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VENIPUNCTURE DMI 63. Senate Bill 571 Filed on 8/26/97 Allows technologist’s to perform venipuncture under general supervision of a physician Technologist.

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Presentation on theme: "VENIPUNCTURE DMI 63. Senate Bill 571 Filed on 8/26/97 Allows technologist’s to perform venipuncture under general supervision of a physician Technologist."— Presentation transcript:

1 VENIPUNCTURE DMI 63

2 Senate Bill 571 Filed on 8/26/97 Allows technologist’s to perform venipuncture under general supervision of a physician Technologist must obtain 10 hours of accredited education on venipuncture Technologist must perform 10 successful injections under direct supervision of a physician, registered nurse, or CRT w/venipuncture certification

3 Before you stick, know: Right patient? Right contrast (medication)? Right concentration? Right amount? Right site? Labs? Conflicting meds? Allergies?

4 Informed Consent The patient has a right to know and participate in his/her own health care Patient must be informed of the following:  The nature of the treatment/procedure  Any risk, complications, expected benefits or effects of such treatment  Any alternatives to the procedure and their risks and benefits

5 Types Of Consent Consent is the affirmation to have one’s body touched by others Implied consent  By action Expressed consent  Verbal Written consent All are binding in court

6 Who May Consent Any person over 18 who is declared conscious and competent Spouse’s consent  Spouses have no authority to consent for each other Minor’s consent  Can only consent if emancipated  Only parents and legal guardians can consent  The state can consent if life threatening or during regular school hours

7 Terminology Heparin lock  An IV device plugged on the hub end  Used to maintain venous access w/out adding fluids Parenteral  Not by mouth Total parenteral nutrition  All nutrition needs met by parenteral routes Catheter  A tubular, flexible, hollow instrument for withdrawing or injecting fluids Angiocatheter  A catheter used specifically for blood vessel Butterfly needle  An IV device with a rigid metal needle and a short segment of tubing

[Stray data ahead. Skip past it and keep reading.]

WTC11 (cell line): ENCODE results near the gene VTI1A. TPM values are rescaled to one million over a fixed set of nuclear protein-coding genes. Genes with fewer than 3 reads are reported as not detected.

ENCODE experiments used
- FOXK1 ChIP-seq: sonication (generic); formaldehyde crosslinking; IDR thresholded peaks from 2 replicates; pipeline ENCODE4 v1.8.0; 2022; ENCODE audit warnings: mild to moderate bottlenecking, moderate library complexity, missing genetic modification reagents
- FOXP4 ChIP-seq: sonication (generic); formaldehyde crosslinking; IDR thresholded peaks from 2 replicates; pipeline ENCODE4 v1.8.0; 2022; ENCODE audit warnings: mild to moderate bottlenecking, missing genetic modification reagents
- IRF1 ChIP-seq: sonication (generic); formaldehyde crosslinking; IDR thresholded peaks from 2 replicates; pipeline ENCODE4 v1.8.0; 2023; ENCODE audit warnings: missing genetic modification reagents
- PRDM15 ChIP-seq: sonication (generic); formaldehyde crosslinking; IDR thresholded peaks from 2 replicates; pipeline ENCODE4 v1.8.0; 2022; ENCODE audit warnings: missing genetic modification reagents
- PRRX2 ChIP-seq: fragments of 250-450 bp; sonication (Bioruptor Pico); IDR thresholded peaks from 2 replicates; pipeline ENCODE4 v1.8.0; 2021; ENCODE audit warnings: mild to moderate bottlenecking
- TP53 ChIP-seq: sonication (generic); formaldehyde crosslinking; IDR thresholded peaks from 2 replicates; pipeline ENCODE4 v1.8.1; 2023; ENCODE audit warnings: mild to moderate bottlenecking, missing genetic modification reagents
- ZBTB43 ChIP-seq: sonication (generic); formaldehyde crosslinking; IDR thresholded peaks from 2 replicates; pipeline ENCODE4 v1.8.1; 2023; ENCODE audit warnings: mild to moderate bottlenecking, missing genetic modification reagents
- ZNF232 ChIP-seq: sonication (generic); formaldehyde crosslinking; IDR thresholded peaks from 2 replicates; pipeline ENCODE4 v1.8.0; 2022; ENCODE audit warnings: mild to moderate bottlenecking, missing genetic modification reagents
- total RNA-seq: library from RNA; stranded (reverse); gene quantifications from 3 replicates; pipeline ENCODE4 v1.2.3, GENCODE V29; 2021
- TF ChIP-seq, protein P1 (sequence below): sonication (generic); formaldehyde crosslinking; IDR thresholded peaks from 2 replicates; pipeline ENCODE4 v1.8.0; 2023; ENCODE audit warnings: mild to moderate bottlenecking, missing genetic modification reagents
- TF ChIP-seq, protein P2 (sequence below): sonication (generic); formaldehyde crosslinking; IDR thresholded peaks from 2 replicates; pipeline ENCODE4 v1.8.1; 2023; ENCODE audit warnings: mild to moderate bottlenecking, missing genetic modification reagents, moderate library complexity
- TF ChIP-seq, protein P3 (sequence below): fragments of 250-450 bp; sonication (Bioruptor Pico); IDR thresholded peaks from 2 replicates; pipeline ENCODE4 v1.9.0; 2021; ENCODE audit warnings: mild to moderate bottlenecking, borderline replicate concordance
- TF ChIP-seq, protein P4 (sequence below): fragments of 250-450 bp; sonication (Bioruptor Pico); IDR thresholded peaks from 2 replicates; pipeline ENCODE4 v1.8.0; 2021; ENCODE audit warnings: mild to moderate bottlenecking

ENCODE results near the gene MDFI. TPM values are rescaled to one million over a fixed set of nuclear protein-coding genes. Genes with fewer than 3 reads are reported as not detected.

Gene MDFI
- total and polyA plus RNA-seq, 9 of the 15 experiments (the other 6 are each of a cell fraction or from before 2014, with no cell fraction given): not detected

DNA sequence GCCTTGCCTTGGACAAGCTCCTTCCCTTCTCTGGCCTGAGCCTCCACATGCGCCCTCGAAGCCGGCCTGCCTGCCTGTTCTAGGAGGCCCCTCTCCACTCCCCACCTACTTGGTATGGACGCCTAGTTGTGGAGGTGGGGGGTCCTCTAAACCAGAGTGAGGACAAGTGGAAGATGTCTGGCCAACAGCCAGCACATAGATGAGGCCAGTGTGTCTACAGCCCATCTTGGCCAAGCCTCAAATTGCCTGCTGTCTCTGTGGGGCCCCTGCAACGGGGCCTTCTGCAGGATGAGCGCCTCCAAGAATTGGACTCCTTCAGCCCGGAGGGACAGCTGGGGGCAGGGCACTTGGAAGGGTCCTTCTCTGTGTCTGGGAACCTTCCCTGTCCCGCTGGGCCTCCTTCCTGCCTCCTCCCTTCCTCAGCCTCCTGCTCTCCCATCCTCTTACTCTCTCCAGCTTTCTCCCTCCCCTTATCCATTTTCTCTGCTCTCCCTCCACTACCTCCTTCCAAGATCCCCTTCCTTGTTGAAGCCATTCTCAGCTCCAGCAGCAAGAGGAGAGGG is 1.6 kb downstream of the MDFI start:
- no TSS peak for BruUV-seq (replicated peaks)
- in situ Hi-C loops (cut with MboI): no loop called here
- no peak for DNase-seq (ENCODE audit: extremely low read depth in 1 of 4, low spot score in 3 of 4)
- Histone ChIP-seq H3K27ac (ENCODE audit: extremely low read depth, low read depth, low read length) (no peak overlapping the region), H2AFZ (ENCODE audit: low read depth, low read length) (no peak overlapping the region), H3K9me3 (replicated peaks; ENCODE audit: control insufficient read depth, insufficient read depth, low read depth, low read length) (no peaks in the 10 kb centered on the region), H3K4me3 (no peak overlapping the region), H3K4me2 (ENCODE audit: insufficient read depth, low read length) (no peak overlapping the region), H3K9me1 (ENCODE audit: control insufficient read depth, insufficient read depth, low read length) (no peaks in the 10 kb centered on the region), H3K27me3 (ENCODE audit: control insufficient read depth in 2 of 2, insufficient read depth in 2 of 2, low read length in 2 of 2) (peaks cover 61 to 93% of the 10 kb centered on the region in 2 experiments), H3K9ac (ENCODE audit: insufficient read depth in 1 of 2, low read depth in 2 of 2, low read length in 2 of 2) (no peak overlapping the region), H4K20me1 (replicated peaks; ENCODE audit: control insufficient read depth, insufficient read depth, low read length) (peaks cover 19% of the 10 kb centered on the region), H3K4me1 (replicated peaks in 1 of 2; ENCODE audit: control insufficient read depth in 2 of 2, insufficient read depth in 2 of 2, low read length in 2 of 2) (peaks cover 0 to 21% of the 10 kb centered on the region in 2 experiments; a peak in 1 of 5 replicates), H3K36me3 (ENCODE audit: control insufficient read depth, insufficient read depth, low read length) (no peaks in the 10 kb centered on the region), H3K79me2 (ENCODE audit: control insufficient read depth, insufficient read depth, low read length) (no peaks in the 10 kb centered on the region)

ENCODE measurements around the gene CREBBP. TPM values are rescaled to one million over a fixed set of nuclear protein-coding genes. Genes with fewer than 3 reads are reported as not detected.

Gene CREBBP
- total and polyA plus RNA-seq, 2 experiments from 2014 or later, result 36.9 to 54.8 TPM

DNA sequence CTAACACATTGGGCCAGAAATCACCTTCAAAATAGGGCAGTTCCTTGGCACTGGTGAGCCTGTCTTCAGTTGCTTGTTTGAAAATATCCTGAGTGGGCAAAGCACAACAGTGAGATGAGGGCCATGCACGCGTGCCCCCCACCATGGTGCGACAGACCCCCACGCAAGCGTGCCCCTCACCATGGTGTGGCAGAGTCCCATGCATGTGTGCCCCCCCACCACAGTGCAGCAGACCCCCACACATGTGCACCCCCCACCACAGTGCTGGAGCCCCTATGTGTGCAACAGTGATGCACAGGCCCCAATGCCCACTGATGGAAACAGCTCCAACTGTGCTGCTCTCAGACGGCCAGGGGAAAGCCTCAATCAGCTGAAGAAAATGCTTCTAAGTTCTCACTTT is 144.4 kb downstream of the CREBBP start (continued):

8 Infection Control Universal Precautions  Hand washing  Non-sterile gloves  Gowns  Protective eyewear  Needles and syringes  Sharp instrument containers  All blood must be considered potentially infectious

9 If Needle Stick Occurs Immediately wash with soap and water Follow institution protocols  These should include:  Report incident within 24 hours  Report incident immediately to supervisor  Notify infection control officer

10 Site Selection And Anatomy Never use an arm with any of the following:  Fistula  Shunt  Decreased sensation  Edema  On the side of a mastectomy Begin as distal as you can  Anything distal to insertion site is unusable for 24 hours

11 Site Selection And Anatomy Best insertion site:  Hand for patients under 60 Best insertion site:  Cephalic or basilic for patients over 60 Veins should be pliant and resiliant Most common veins used are:  Basilic, cephalic, and metacarpal

12 Venous Anatomy

13 Differences Between Arteries And Veins

14 Four Things To Do Before Venipuncture Verify:  Dr’s order  Patient identity  Allergies  Glucophage

15 Selection Of Equipment Gauge of needle Length of needle Type of needle Tourniquet Iodine, Phisohex, or alcohol Tape/Tegaderm 2X2 or 4X4 gauze Gloves Contrast Normal saline Bandaids

16 Venipuncture Equipment

17 Avoid contamination Highest moments of risk of contamination:  Opening the venipuncture device  Performing the venipuncture  Infusing medication or contrast  Changing solutions

18 IV Set-Up Procedure

19 Safe Re-cap Methods

20 Venipuncture Procedure Apply tourniquet 8 inches above site Cleanse site for one minute Stabilize vein and insert needle, bevel up Watch for backflow Connect syringe Secure needle

21 Pre-Injection Procedure

22 Hypodermic needles w/syringes

23

24 Assorted needles

25 Hypodermic needles

26 More hypodermic needles

27 Angio Catheter

28 Butterfly Needles

29 Angiocatheters

30 Injection Procedure

31 Removing The IV Remove tape (carefully) Pull needle out quickly Immediately apply pressure Elevate the arm Examine the site Apply dressing

32 Needle Removal and Discard Procedure

33 Special Considerations There must be a physician’s order A radiologist must be within the immediate area Emergency equipment must be available Allergies must be checked for prior to injection BUN and Creatinine must be checked within 72 hours

34 More Special Considerations Normal BUN Normal Creatinine If values abnormal, notify radiologist Explain procedure to patient Check all medications for expiration dates Check to see that all emergency drugs are present Obtain a baseline blood pressure prior to injection – rarely done, but a real good idea

35 Possible Side Effects Infiltration/Extravasation  Swelling, tenderness, redness Adverse reaction to contrast  Mild - hives, nausea, vomiting  Severe - shortness of breath, shock

36 Typical Emergency Medications Antihistamine  Blocks histamine release Steroid  Controls inflammation Epinephrine  Promotes vasoconstriction


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